Chris Reddy from the Woods Hole Oceanographic Institution spoke to LCGC about the role of chromatography in the ongoing environmental analysis of the Deepwater Horizon oil spill, how comprehensive GCXGC works in practice, and why this oil spill led to the return of thin layer chromatography (TLC) to his laboratory.
Q: Tell us about your group’s involvement in the work at the Deepwater Horizon disaster site, which has attracted widespread attention in the media. What were the objectives?
A: In April of 2010, the Deepwater Horizon (DWH) drilling rig exploded and released approximately 200 million gallons of crude oil along with large quantity of methane, ethane, and propane.
It was an ongoing spill for 87 days with oil residues that we continue to find along the Gulf beaches as recently as November 2013. We have studied — and continue to study — a wide range of research questions from determining the flow rate, analyzing how nature breaks down or “weathers” the oil, and fingerprinting it to confirm that oiled samples we have found have come from the DWH disaster.
Our field work has led us to collecting samples using a robot right where the oil was coming out of the pipe that you may have seen on TV at the time. We have walked many miles of the Gulf of Mexico coastline and even 300 or 400 miles away from the explosion. So we have gone from analyzing oil samples a foot away from the source of the spill to hundreds of miles away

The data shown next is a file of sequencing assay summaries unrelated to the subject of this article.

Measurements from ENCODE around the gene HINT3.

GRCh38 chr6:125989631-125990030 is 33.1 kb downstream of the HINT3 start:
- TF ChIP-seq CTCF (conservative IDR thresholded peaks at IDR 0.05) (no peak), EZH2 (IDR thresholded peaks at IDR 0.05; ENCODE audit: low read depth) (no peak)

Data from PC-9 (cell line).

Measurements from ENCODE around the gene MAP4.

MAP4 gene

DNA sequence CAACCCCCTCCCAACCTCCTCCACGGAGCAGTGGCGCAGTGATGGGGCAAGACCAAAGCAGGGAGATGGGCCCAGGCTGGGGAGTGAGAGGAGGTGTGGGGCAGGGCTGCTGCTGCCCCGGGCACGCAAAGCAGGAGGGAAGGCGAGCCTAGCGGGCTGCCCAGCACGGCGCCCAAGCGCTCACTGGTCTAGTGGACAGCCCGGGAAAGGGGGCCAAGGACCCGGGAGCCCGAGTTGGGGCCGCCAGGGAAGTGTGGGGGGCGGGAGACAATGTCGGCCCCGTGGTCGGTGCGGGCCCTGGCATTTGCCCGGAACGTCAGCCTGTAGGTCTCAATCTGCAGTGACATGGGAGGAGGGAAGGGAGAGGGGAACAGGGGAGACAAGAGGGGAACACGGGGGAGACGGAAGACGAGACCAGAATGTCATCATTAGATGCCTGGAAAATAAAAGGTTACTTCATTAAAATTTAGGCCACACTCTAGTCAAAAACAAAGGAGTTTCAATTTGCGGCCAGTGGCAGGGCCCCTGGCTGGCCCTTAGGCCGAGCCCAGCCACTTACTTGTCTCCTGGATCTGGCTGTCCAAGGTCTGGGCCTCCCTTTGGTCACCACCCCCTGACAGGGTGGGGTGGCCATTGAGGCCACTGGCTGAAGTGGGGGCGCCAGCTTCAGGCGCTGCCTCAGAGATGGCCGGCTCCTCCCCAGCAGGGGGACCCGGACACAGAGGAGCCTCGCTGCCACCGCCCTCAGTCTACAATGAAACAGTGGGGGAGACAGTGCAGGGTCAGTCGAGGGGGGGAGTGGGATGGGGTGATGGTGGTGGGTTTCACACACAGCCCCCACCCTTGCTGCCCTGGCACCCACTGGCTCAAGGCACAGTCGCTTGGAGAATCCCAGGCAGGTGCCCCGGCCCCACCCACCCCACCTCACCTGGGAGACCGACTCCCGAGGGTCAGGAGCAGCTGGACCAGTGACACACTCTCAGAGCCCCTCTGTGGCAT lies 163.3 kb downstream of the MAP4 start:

I expect to be working at the site for the next 10 years, alongside some other oil spills and projects .
Q: One of the main techniques you used was comprehensive two-dimensional gas chromatography (GCXGC). Why did you decide to use a comprehensive GCXGC method and what are the advantages of this technique compared to other methods?
A: My team has extensive experience in tackling some interesting research questions with GCXGC by studying numerous oil spills that have occurred as well as natural oil seeps. What makes GCXGC so powerful is that it has the capacity to resolve and detect many more compounds than with traditional analytical techniques, such as gas chromatography with mass spectrometry (GC–MS).